• Chitral Valley
    • Hunza Valley
    • Ziarat Valley
    • Khyber pass
    • Holy places of Khalsa
    • Marine Turtles & Mangrove Forests
    • Keenjhar & Haleji Lakes
    • Wetlands & Historical Sites Of Salt Range
  • Archaeological Sites
    • Taxila: Gandhara civilization
    • Takht-i-Bahi: Buddhist Monastery
    • Indus Valley civilizations: MohenjoDaro, Harappa
    • Mehrgarh
    • Banbhore
    • Butkara Stupa
    • Chaukundi
    • Thatta
    • Dir
  • Mountain peaks
    • K2
    • Masherbrum
    • Gasherbrum
    • Nanga Parbat
    • Broad peak
    • Ultar peak
    • Istronal
    • Trich mir
    • Rakaposhi
  • National Parks
    • Kirthar National Park
    • Deosai National Park
    • Margalla Hills National Park
    • Ayubia National Park
    • Chitral Gol National Park




Mostly hot, dry desert; temperate in northwest; arctic in north. Flooding along the Indus after heavy rains (July and August)



Flat Indus plain in east; mountains in north and northwest; Balochistan plateau in west. Experiences frequent earthquakes, occasionally severe, especially in north and west.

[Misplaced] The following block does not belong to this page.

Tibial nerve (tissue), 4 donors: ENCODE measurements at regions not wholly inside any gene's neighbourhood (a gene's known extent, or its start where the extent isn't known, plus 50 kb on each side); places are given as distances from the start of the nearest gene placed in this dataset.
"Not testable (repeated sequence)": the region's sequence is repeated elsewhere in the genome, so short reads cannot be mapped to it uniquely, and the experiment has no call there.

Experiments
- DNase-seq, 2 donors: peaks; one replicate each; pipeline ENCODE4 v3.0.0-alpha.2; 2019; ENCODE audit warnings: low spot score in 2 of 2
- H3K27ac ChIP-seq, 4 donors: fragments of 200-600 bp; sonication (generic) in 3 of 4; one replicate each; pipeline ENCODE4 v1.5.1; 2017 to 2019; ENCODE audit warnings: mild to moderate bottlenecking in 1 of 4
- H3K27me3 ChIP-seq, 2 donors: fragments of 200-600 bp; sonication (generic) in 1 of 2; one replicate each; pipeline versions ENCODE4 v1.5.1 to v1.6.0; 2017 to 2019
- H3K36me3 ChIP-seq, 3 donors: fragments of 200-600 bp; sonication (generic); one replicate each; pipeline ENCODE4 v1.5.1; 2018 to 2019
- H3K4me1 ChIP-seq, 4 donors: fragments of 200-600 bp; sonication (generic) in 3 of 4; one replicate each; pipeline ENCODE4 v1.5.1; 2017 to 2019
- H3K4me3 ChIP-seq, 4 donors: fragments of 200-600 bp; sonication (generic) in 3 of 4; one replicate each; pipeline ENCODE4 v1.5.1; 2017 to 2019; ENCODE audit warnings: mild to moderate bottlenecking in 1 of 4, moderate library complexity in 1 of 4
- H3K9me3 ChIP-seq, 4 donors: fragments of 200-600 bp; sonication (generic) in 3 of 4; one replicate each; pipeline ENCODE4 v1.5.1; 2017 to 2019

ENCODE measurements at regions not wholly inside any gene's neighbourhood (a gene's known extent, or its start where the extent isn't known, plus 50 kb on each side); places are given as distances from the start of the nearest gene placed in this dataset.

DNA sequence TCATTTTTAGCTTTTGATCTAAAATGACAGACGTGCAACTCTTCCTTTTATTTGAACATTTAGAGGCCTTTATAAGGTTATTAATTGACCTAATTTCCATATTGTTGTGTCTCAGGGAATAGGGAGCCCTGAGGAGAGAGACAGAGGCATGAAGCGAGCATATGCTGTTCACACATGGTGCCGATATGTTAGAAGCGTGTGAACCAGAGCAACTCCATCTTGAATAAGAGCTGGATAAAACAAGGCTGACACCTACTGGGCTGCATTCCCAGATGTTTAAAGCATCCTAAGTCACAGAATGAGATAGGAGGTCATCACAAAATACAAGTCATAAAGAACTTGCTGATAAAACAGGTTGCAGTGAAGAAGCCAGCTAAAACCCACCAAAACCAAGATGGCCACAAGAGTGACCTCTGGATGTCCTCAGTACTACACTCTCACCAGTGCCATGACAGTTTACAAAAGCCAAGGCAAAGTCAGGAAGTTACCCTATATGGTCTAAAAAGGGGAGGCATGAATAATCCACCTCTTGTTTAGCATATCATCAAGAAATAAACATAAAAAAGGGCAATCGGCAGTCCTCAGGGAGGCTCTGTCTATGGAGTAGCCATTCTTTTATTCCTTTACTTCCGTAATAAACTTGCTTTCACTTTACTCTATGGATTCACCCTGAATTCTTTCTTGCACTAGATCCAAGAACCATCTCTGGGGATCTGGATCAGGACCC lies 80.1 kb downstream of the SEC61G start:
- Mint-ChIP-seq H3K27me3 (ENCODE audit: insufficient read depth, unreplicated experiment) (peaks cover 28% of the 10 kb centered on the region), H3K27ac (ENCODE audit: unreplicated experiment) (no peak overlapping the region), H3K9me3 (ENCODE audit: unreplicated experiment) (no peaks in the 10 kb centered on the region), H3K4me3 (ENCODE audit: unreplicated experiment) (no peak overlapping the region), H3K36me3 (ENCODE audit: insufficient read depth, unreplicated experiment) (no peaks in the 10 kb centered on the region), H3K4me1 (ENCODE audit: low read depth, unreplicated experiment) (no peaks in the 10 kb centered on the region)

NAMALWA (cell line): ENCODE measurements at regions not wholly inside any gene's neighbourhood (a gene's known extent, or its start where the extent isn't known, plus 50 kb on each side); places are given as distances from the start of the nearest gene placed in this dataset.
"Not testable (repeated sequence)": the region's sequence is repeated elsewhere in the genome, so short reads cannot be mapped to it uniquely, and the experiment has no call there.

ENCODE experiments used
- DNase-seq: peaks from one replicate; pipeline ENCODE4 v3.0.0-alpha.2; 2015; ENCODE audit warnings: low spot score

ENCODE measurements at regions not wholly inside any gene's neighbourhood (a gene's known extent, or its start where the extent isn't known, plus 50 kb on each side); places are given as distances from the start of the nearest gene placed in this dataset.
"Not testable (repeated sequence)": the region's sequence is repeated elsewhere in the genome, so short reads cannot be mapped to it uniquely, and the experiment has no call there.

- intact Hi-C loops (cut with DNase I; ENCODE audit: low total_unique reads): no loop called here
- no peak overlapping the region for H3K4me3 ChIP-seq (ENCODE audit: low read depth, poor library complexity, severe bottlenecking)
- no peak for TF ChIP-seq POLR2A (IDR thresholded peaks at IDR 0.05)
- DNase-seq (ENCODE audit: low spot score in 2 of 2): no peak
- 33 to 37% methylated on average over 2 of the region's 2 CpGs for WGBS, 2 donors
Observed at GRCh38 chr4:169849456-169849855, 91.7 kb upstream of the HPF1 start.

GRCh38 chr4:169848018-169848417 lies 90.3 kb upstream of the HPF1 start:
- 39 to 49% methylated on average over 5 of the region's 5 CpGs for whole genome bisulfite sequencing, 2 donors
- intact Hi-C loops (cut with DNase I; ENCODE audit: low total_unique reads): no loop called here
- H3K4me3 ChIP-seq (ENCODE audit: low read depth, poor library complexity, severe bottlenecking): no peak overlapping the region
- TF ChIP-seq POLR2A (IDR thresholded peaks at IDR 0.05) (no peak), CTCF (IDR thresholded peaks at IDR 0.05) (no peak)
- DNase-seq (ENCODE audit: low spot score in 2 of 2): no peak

Highest point 
K2 (Mt. Godwin-Austen) 8,611 m


Prior to the 1900's the area of Pakistan was the area from which the Muslims ruled over Central and Southern Asia for over a thousand years. Initially where the Arabs landed by ship, soon it would be where the Persians would base their rule. Today Pakistan is made up of people from various races including Arabs from after the Islamic expions, Persians from Bukhara and Samarkand, and the Hindus who were converted to Islam.

The official name of Pakistan was used after the separation of British India in 1947. The once Islamic Empire was divided into the Islamic Republic of Pakistan (with two sections West and East) and largely Hindu India. A third war between these countries in 1971 resulted in East Pakistan seceding and becoming the separate nation of Bangladesh. A dispute over the state of Kashmir is ongoing.